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Behind the artist’s brush

By Staff | Jan 26, 2013

P. Buckley Moss, right, spent a day recently in?Carroll at the Finishing Touch Gallery to sign her artwork for collectors including gallery owner Susan Rix.

By DARCY DOUGHERTY MAULSBY

“mailto:yettergirl@yahoo.com”>yettergirl@yahoo.com

CARROLL – With her uncanny ability to communicate with others through her rural-themed art, Patricia Buckley Moss is often mistaken as a native Iowan. That’s just fine with this world-renowned painter, who continues to find inspiration in the Iowa countryside.

“Everyone thinks I’m from Iowa, but I grew up in New York,” said Moss, 79, who recently signed prints of her artwork at the Finishing Touch Gallery in Carroll. “I’m inspired by Iowa, though, because there are lots of good values to portray here.”

The Prairie Pedlar near Odebolt is reflected in her new limited edition “Bouquets of Love” print, which features the iconic 1940s-vintage Sears and Roebuck barn and gardens that grace the farmstead. “Bouquets of Love” is the latest Iowa-themed artwork from Moss, who has also created prints of the Chautauqua Building in Sac City and the Stone Pier in Lake View.

Moss’ new Bouqets of Love print features the 1940-vintage Sears and Roebuck barn, along with the gardens and other icons of the Prairie Pedlar near Odebolt.

“It’s obvious that Pat loves the same things we love about rural Iowa,” said Jane Hogue, who owns Prairie Pedlar with her husband, Jack. “We are thankful and thrilled that Pat captured both the spirit and beauty of the garden with her charming and distinctive style.”

Defeating dyslexia

Known as “the people’s artist,” Moss “speaks” a language that ordinary folks are able to understand. This level of achievement didn’t come easy for Moss, however.

Talent, determination, a little luck, and lots of caring are all parts of the Moss phenomenon.

Born in New York City in 1933, Moss was perceived as a poor student in grade school, a circumstance linked to her dyslexia. Nonetheless, one of her teachers determined that Moss was artistically gifted.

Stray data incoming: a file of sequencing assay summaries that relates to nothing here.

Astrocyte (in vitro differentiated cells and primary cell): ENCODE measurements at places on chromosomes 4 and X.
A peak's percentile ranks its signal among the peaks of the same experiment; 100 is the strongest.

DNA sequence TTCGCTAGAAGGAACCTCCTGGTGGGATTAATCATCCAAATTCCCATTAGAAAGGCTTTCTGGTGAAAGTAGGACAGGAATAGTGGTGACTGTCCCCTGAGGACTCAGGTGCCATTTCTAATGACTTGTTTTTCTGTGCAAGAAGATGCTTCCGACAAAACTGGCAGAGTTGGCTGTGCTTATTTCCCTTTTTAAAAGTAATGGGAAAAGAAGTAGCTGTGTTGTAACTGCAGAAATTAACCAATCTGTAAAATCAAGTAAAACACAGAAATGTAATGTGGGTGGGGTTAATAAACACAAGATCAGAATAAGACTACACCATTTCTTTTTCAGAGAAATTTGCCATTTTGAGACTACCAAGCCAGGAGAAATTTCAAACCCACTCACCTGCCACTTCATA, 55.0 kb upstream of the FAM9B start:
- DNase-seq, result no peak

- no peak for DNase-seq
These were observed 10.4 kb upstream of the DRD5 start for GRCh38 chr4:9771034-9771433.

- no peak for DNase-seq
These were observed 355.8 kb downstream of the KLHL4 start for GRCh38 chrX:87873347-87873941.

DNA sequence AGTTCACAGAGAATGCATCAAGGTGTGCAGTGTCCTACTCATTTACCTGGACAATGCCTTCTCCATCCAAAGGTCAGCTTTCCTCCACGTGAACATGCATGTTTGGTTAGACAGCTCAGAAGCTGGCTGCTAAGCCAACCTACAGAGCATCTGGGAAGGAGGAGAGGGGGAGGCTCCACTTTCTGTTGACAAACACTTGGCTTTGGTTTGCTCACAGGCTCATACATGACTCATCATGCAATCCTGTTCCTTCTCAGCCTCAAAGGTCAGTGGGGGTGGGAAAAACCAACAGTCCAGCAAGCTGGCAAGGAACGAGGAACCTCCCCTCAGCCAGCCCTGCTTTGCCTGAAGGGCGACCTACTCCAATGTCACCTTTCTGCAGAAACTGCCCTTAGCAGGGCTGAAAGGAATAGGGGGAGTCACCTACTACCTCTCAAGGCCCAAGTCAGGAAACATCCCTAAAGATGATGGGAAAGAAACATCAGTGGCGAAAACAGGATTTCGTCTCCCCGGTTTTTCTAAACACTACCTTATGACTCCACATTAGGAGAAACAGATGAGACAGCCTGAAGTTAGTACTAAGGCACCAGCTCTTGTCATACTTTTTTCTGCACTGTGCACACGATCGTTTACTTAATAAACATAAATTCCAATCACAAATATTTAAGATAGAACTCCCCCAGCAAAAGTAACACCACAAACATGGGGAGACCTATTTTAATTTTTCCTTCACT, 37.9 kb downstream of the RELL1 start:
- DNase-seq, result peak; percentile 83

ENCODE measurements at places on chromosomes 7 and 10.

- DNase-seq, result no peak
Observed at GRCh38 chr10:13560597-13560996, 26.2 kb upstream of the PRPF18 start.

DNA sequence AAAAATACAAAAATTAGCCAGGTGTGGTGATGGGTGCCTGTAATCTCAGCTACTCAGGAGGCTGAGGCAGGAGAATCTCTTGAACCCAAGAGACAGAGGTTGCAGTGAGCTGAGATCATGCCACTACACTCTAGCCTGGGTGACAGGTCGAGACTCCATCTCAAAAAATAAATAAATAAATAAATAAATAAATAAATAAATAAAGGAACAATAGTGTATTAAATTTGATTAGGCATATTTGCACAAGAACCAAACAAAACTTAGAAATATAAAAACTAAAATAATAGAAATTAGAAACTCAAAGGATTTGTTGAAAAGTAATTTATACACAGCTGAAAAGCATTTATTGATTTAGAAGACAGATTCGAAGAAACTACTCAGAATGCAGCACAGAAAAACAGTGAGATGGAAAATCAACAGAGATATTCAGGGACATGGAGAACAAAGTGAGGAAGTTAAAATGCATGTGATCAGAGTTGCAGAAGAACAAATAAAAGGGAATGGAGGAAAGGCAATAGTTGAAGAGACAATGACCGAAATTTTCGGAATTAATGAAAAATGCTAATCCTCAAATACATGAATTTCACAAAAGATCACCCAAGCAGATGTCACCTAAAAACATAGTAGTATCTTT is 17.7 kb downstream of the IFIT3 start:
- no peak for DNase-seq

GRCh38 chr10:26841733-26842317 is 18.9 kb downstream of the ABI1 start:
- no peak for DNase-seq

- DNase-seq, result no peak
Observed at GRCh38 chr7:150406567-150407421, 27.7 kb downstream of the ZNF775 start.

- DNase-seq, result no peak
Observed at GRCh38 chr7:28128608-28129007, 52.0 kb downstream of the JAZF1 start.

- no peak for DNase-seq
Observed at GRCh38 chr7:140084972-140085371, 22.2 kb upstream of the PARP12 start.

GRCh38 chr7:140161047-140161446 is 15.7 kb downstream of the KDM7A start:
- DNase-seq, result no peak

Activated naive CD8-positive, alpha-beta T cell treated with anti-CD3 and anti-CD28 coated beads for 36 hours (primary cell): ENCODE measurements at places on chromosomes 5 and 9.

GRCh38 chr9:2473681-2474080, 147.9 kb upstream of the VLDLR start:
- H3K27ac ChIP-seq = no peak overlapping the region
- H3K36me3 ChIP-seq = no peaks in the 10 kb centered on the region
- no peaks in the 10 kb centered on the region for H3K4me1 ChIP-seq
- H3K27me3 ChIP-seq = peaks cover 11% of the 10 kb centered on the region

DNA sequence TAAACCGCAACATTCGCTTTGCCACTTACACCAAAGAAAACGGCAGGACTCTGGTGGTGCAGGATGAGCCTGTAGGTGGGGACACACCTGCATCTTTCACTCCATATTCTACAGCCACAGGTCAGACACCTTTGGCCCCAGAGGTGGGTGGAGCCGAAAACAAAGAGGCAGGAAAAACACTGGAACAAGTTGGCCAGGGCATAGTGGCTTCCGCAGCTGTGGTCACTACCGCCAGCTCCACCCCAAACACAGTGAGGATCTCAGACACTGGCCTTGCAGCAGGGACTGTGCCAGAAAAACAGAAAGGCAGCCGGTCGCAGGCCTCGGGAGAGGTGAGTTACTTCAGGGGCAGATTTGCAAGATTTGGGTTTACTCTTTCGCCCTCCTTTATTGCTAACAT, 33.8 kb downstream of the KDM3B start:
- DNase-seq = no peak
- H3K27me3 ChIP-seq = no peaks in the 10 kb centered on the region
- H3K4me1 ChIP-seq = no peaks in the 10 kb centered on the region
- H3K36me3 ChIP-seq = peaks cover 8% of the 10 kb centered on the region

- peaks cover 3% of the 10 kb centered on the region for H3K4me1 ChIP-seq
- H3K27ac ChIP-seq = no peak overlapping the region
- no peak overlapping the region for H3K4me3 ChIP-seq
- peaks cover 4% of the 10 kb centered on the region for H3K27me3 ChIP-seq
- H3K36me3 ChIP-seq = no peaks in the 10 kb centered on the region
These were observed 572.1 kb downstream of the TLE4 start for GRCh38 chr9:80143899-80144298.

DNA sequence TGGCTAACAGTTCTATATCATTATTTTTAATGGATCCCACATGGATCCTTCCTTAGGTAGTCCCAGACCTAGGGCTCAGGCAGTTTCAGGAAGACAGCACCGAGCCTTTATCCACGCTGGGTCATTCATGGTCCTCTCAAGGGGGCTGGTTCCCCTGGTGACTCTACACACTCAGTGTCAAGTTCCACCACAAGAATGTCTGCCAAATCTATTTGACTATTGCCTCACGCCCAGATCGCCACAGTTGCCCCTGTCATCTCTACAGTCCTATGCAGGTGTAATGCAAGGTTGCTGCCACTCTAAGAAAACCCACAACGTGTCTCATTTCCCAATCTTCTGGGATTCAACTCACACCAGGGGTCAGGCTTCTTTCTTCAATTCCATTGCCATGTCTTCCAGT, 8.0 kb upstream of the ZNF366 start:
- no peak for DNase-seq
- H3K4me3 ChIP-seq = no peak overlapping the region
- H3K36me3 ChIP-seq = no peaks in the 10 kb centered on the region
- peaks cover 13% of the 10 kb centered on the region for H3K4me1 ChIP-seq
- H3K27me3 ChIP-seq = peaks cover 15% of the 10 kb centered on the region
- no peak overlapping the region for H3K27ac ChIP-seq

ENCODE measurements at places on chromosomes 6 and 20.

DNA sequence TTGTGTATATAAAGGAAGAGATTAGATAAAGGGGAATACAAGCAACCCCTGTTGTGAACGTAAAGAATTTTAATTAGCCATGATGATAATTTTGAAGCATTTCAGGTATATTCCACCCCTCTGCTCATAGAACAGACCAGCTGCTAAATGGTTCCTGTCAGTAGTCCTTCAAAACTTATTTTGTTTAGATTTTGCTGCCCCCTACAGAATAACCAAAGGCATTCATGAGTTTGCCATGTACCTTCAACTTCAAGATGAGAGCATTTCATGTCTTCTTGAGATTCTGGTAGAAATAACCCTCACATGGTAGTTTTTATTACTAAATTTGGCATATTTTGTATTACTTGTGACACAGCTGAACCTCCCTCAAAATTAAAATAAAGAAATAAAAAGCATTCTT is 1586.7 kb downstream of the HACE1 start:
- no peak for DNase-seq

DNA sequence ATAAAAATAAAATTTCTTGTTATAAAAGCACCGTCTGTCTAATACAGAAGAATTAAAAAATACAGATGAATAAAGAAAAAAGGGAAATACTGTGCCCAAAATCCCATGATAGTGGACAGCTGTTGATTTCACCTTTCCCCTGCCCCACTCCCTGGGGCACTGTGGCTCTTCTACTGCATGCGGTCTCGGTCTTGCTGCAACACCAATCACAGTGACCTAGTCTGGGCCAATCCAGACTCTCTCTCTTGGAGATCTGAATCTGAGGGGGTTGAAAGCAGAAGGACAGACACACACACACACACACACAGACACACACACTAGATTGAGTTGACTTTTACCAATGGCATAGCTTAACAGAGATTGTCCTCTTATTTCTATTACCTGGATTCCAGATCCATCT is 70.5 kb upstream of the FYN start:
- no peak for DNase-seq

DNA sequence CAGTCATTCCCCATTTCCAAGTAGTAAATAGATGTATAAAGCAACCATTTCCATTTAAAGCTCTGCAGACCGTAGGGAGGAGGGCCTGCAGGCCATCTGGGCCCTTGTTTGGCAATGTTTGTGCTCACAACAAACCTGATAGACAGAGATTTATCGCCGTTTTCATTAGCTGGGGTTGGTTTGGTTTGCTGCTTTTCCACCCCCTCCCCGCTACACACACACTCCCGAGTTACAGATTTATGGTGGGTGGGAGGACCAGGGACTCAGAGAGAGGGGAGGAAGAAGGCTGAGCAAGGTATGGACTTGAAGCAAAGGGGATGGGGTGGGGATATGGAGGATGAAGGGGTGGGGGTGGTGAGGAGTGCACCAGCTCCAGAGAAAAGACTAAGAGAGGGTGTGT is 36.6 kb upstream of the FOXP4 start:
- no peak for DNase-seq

This outside opinion helped to convince Moss’ mother to enroll her daughter in Washington Irving High School for the Fine Arts, where she thrived.

In 1951, Moss received a scholarship to New York’s prestigious Cooper Union for the Advancement of Science and Art, where she studied for four years, specializing in fine arts and graphic design. Known for its intellectual rigor, the Cooper Union encouraged Moss to seek a more personal expression of her ideas through her art.

Intense study and discussions with professors and fellow students expanded her artistic horizons and gave birth to her unique style, which is freely expressive and often rich in religious symbolism.

After Moss married and started a family, she moved to Virginia’s Shenandoah Valley in 1964 with her husband and five children (with a sixth child on the way). Here she came to appreciate the quiet beauty of rural scenery and learn more about the Amish and Mennonite “plain” people.

She began incorporating these new elements into her art, which revitalized her career and reignited her ambitions.

“I still have goals”

After winning her first major art show in 1967, Moss began to gain widespread recognition. Honored by academics and collectors alike, Moss’ art is represented today in more than 200 galleries worldwide. In addition to creating new artwork, Moss also devotes a great deal of her time to helping others.

Donations of P. Buckley Moss art have raised more than $4 million dollars for various charities.

In 1995, the P. Buckley Moss Foundation for Children’s Education was formed to promote art in the classroom and help teach children with learning differences. The Foundation, which encourages the use of the visual and performing arts in all educational programs, also hosts an annual teachers’ conference and grants teacher and student awards.

In addition to supporting her charitable work, Moss continues to paint frequently. Creating “Bouquets of Love” was a pleasure for Moss, an avid gardener who is inspired by the many couples who have been married in the Prairie Pedlar’s gardens through the years.

“The Prairie Pedlar is full of love, and I love the people I’ve met in Iowa, because they are so down-to-Earth.”

Moss conveys her own down-to-Earth spirit when she speaks to high school and college students and encourages them to follow their dreams at any age. “I love getting up in the morning, going to work and pursuing my goals,” said Moss, who has homes in Virginia, Florida and Italy.

To refresh her creativity, Moss walks three miles a day and indulges in “junk buying” trips now and then. “I buy anything that strikes my fancy, and I’ve been interested in wooden furniture lately,” said Moss, a mother of six and grandmother of 10.

Moss is grateful that her artwork has been so well received in Iowa and looks forward to new projects.

“Why quit when you don’t have to? I find so much joy in my work,” she said, “and I never run out of ideas.”

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